We hiked back as it darkened to night. Dinner was an awesome mix of cous cous and chicken in tortilla wraps with hot sauce! Thanks to Josh for the idea.

We arose early in the morning and were greeted with sunrise alpenglow on the surrounding mountains. As I took photos, the boys made oatmeal and mint hot cocoa (the best!) for breakfast.

Morning campsite view.

After breakfast we packed up and trekked back around the north side of Big Sandy where the trail breaks off towards Cirque of the Towers (our top destination). We left our excessive gear hidden in the woods and began what would be an epic day of "hiking" according to my definition. And I'll let these photos and videos tell the rest of the story:

iPhone panoramic view from the north side of Big Sandy.

Stafford flyfishing a pool along the way.

View of trail heading into Cirque of the Towers.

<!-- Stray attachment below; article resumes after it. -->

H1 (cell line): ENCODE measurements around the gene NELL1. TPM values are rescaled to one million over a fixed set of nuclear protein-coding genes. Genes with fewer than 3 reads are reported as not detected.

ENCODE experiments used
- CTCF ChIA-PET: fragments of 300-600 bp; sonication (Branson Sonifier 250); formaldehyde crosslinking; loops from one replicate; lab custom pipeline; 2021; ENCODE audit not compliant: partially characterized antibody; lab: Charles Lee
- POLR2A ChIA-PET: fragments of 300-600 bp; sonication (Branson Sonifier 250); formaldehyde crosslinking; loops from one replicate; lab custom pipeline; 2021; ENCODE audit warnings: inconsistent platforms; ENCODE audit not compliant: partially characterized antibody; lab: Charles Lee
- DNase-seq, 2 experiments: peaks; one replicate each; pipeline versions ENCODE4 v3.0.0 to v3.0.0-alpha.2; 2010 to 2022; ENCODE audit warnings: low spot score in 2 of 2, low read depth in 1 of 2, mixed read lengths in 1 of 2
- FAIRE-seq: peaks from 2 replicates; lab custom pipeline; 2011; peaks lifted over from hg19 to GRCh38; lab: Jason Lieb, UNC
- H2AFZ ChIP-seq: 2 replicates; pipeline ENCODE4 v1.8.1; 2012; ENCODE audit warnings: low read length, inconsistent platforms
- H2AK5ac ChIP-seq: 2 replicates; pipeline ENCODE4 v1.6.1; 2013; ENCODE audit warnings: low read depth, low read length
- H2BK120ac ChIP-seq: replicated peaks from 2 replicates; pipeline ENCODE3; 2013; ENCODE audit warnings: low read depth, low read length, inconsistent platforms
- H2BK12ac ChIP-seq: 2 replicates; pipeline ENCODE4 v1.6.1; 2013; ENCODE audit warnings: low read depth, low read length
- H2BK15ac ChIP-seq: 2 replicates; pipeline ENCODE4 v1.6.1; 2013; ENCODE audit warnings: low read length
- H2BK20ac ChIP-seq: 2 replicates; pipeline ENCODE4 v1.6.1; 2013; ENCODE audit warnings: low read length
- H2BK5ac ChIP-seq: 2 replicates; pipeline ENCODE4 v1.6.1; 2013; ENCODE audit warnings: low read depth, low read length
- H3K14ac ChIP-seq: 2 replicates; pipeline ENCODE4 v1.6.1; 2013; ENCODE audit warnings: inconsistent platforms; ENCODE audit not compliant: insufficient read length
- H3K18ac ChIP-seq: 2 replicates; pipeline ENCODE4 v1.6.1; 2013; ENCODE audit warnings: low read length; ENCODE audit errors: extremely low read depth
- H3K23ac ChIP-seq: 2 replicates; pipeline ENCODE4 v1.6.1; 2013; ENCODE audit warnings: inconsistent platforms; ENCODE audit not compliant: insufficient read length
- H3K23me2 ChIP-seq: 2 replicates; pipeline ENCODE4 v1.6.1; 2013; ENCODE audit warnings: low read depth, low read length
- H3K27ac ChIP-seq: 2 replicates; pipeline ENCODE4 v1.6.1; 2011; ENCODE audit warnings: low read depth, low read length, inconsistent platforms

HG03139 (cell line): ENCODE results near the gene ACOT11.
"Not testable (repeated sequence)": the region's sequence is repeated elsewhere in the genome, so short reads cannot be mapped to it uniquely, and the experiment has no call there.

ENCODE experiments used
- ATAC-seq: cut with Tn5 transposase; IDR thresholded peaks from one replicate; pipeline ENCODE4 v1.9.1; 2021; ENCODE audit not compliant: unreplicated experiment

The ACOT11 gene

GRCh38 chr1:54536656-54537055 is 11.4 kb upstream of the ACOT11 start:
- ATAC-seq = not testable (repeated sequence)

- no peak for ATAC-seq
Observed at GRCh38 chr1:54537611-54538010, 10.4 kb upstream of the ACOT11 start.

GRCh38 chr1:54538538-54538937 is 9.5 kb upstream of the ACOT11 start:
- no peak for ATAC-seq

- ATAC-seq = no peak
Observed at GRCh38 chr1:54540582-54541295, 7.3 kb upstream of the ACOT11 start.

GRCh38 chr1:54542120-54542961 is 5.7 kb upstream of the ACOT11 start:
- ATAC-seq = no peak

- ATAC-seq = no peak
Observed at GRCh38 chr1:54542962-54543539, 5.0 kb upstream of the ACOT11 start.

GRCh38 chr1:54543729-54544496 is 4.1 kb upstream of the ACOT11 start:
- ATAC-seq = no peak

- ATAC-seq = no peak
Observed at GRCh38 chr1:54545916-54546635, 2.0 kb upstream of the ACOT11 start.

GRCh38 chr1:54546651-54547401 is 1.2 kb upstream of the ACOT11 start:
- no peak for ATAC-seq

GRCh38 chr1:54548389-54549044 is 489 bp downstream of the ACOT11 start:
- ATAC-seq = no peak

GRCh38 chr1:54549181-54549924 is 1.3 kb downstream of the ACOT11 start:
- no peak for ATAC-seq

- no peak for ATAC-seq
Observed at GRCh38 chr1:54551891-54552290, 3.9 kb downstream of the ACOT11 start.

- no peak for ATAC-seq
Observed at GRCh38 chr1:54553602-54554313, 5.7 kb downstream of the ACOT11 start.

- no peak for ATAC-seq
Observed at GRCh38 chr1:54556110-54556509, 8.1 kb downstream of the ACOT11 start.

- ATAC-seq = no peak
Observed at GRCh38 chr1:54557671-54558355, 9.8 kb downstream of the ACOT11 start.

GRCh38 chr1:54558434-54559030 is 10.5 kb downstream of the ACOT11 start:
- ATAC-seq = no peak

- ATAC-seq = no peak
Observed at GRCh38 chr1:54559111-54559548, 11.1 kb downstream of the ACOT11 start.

Looking back at Arrowhead Lake with part of the Towers on the right.

iPhone panorama of the Cirque of the Towers from Big Sandy Pass.

"Ussie" as some call it. :)

Climbing up Mitchell Peak

iPhone panorama of the view from Mitchell Peak

This guy was a beast... 50 years of climbing it!

Best of hiking buddies!!! :)

"Ussie" towards Cirque of the Towers

Gorgeous canyon views.

Back at Big Sandy, rainbow on the east side.

That was a long day of hiking. But so worth it!

On the drive back we stopped at Subway in Pinedale right before it closed. It was some of the best food we ever tasted. :)

I hope you've enjoyed these photos and videos from our awesome experience. We certainly had a blast together as friends and brothers in Christ!

Monday, July 14, 2014

Summer Sunset at Rocky Mountain Lodge

We had a gorgeous sunset here at Rocky Mountain Lodge tonight. Caused me to dust off the ol' DSLR and take some shots! It's been too long...

So glad I did.

Panorama shot of the awesome cloudy sunset.

Wider panorama with more sunset color.

More accurate color showed up in this tight angled shot.

Hope you enjoyed these, and they cause you to praise the Creator!